Dec 02 2003

Needed: Palestinian Leaders with a political backbone

Published by at 12:00 am under Articles,Palestinian politics

The last minute confusion on the Palestinian side prior to the signing of the Geneva initiative has once again revealed a major weakness in the Palestinian political position. An absence of a political backbone.

Yaser Arafat, the Palestinian president is known to have been a major supporter of the initiative which has been spearheaded by former minister of information Yaser Abed Rabo, an Arafat confidant. As long as the public was not making any sounds, the Palestinian leadership, especially the Fatah central committee, was ok with the initiative placing pressure on the Israelis. But no sooner than the public pressure surfaced than the Palestinian leadership, especially in Fatah, publicly back tracked and withdrew any kind of political cover to those involved in the initiative.

To be fair, Palestinian skeptics have strong a long history of missed opportunities to go back to. A plethora of peace initiatives, agreements, and proposals have gone unfulfilled only to leave those publicly associated with them with egg on their face. Even political initiatives with the names of senior US officials like Mitchell, Tenent and Zinni, connected to them have ended up in the world’s political archives.

Nevertheless, the official Palestinian position, especially in the main stream Fatah leadership should not go without criticism. As member of the Palestinian legislative Council Hatem Abdel Qader said on the eve of the signing, we need a better idea of what the Palestinian strategy is. The Geneva Initiative has revealed a weakness on the Palestinian side to deal with some difficult issues. For example, Palestinian leaders are convinced that the issue of the right of return will not be implemented. Four million Palestinians who constitute the 1948 refugees and their dependants are simply not going to return to their homes and lands in Israel. This is not only a basic political reality, but an important recent poll conducted in countries surrounding Israel has revealed that less that 10% are actually willing to go back and live in Israel.

But the Palestinian leadership continues to refuse to deal head on with this issue and come clean with the Palestinian population. Hardliners say that this internationally guaranteed right should not be unilaterally compromised. They say that it might be considered as part of a package deal where they can trade it for some concrete results on the ground. Palestinian intellectual Sari Nusseibeh strongly dispute this argument. Professor Nusseibeh who courageously dealt with this issue long before the Geneva Initiative says that it makes no sense hold out on an issue that everyone, including your adversary already knows that you are willing to compromise. Instead, Nusseibeh, who co authored with former Israeli intelligence chief Ami Ayalon, the Peoples Voice says that the Palestinian leadership must be honest with its people. Nusseibeh, like the authors of the Geneva Initiative also disagree with the conventional wisdom that opts for a gradual approach to solving the Palestinian-Israeli conflict. Instead of a road map to peace, that allows the public on both sides to place obstacles in the way, the new Palestinian thinkers want a plan that envisions the end goal. This way, they say, the public on both sides will know what the ultimate goal is, so that political leaders will not be susceptible to the negotiations bazaar where the powerful can dictate the final results of talks.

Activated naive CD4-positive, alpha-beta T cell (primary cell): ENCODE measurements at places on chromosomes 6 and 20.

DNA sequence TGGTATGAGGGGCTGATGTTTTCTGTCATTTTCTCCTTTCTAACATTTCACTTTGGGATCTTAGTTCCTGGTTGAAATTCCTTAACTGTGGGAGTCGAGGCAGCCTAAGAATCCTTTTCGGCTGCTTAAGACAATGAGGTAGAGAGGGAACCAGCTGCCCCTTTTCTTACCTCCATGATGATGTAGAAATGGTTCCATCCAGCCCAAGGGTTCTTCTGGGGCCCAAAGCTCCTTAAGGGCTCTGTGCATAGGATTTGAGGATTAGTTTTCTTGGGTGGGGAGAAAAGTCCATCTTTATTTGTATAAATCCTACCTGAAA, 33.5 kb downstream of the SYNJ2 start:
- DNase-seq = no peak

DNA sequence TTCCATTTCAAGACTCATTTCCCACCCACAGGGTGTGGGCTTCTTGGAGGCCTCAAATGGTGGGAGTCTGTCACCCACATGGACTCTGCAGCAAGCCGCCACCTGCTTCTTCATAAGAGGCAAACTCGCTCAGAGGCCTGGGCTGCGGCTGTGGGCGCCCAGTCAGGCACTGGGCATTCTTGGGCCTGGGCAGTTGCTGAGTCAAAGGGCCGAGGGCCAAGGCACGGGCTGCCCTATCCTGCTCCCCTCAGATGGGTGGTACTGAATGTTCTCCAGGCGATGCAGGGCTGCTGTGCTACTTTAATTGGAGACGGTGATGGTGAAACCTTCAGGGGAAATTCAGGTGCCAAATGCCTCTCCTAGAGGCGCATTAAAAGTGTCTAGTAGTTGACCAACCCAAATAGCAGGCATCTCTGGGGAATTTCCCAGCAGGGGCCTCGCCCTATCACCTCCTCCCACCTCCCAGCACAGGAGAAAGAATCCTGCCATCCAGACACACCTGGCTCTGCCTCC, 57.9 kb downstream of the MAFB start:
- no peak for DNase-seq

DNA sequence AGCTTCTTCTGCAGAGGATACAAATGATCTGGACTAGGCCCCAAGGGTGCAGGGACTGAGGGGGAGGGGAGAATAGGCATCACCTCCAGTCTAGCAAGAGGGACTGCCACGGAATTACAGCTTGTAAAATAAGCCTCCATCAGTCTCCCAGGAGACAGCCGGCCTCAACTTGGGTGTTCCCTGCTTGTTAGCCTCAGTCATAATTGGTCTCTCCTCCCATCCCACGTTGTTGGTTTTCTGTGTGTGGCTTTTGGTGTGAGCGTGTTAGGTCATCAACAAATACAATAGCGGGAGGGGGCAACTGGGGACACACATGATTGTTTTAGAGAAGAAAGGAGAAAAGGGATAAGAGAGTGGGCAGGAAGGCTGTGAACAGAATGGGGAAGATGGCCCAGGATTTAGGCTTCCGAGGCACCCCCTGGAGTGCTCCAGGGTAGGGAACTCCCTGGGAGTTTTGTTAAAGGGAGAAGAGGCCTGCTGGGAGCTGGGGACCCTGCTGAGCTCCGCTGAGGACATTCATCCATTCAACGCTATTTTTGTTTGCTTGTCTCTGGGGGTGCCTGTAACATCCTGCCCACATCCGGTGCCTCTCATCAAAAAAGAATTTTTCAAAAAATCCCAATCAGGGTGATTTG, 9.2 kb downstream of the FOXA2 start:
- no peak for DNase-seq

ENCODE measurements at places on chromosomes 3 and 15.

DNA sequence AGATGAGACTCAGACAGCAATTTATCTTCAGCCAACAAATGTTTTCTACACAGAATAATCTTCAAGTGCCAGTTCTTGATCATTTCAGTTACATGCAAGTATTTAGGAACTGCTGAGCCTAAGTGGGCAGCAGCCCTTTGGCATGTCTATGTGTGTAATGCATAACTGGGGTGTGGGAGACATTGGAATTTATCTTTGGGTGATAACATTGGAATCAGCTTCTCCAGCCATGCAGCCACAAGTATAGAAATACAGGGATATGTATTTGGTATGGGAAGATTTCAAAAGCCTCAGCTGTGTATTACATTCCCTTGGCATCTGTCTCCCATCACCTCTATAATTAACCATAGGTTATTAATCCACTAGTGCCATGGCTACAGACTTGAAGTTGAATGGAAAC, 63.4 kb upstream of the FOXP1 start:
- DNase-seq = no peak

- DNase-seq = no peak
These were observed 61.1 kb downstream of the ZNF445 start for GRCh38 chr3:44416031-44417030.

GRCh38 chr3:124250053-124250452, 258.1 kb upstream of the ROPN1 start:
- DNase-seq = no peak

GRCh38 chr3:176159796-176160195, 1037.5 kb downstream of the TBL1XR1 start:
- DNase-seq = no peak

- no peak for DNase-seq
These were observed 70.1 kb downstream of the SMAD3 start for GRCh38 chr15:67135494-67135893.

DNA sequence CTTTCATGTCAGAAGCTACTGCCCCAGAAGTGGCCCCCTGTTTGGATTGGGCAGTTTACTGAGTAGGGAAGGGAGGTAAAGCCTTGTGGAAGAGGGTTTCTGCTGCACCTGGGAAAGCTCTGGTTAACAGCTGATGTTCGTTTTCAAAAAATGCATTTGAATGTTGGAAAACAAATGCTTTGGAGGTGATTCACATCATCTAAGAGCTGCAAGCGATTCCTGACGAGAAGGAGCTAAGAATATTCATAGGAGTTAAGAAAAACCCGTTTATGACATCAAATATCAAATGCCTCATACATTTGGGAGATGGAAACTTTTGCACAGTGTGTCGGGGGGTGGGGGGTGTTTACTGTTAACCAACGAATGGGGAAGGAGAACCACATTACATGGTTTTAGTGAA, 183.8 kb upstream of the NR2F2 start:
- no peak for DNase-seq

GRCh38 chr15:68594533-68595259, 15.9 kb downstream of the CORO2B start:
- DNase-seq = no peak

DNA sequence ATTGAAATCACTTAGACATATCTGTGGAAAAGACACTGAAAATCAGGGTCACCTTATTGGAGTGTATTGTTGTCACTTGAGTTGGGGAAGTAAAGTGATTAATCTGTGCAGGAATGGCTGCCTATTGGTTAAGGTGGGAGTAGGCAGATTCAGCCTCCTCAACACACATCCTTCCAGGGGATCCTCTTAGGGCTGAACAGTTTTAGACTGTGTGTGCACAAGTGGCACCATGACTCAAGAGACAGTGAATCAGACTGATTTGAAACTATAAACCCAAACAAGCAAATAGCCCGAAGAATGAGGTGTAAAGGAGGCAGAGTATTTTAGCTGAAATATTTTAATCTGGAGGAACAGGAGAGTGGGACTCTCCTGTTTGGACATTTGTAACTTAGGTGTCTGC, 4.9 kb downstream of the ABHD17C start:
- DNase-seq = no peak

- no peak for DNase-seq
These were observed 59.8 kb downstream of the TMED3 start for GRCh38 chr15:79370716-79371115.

Whatever the tactic, the latest controversy over the Geneva Initiative reveal a leadership crisis in the Palestinian-Israeli conflict. On both sides, leaders appear to be trying to reflect public opinion rather than mold it. This is especially true on the Palestinian side, were as a reflection of past failures, President Arafat and the leaders of the mainstream Fatah movement appear to choosing to please the Palestinian public rather than encourage them to rethink worn out political positions, tactics and strategies. Statesmen have to tell people what they need to hear and not what they want to hear. If our leaders can display such courage, and political backbone, the public at large will follow them. Until then, people-based initiatives such as those spearheaded by Palestinians like Yaser Abed Rabo and Sari Nusseibeh will continue to take front stage.

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